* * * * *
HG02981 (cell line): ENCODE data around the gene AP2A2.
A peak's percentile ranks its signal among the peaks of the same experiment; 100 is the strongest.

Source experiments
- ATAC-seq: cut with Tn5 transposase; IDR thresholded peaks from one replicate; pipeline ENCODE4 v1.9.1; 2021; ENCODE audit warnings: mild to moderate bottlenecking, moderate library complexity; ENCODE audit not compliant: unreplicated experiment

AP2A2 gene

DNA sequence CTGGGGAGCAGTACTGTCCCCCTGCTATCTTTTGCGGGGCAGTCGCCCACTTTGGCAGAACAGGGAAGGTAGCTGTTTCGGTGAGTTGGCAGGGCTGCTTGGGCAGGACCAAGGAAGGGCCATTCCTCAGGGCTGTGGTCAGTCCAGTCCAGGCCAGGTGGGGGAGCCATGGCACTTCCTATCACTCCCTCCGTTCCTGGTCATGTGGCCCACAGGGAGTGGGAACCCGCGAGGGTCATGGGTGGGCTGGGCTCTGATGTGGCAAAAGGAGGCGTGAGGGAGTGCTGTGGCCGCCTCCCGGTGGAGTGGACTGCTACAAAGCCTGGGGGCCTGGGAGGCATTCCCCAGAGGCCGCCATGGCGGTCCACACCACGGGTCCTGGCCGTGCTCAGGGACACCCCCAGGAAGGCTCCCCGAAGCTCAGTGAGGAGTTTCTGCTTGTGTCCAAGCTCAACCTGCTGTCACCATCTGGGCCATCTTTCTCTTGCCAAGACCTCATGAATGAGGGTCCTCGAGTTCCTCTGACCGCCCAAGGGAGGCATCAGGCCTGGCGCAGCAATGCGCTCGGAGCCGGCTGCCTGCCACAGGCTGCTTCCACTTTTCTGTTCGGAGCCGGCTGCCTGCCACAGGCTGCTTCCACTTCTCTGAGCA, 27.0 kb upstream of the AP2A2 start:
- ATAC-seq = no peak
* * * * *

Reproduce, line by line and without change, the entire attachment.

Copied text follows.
HG02981 (cell line): ENCODE data around the gene AP2A2.
A peak's percentile ranks its signal among the peaks of the same experiment; 100 is the strongest.

Source experiments
- ATAC-seq: cut with Tn5 transposase; IDR thresholded peaks from one replicate; pipeline ENCODE4 v1.9.1; 2021; ENCODE audit warnings: mild to moderate bottlenecking, moderate library complexity; ENCODE audit not compliant: unreplicated experiment

AP2A2 gene

DNA sequence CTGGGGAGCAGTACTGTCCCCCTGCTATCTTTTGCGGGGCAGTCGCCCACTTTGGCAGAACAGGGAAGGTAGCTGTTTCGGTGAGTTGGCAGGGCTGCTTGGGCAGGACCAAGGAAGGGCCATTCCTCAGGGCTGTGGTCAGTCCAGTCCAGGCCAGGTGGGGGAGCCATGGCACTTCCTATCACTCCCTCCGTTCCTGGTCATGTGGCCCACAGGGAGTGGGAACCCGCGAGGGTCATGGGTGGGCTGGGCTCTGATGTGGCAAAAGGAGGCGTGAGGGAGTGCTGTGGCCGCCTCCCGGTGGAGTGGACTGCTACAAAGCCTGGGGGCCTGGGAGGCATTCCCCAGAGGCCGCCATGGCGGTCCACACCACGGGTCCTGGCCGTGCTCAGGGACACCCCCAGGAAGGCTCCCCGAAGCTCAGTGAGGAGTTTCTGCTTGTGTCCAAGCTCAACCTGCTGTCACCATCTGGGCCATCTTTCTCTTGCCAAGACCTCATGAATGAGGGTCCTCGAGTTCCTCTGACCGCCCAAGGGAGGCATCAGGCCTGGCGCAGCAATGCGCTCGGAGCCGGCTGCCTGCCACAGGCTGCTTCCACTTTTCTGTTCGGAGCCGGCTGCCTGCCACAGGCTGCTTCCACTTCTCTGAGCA, 27.0 kb upstream of the AP2A2 start:
- ATAC-seq = no peak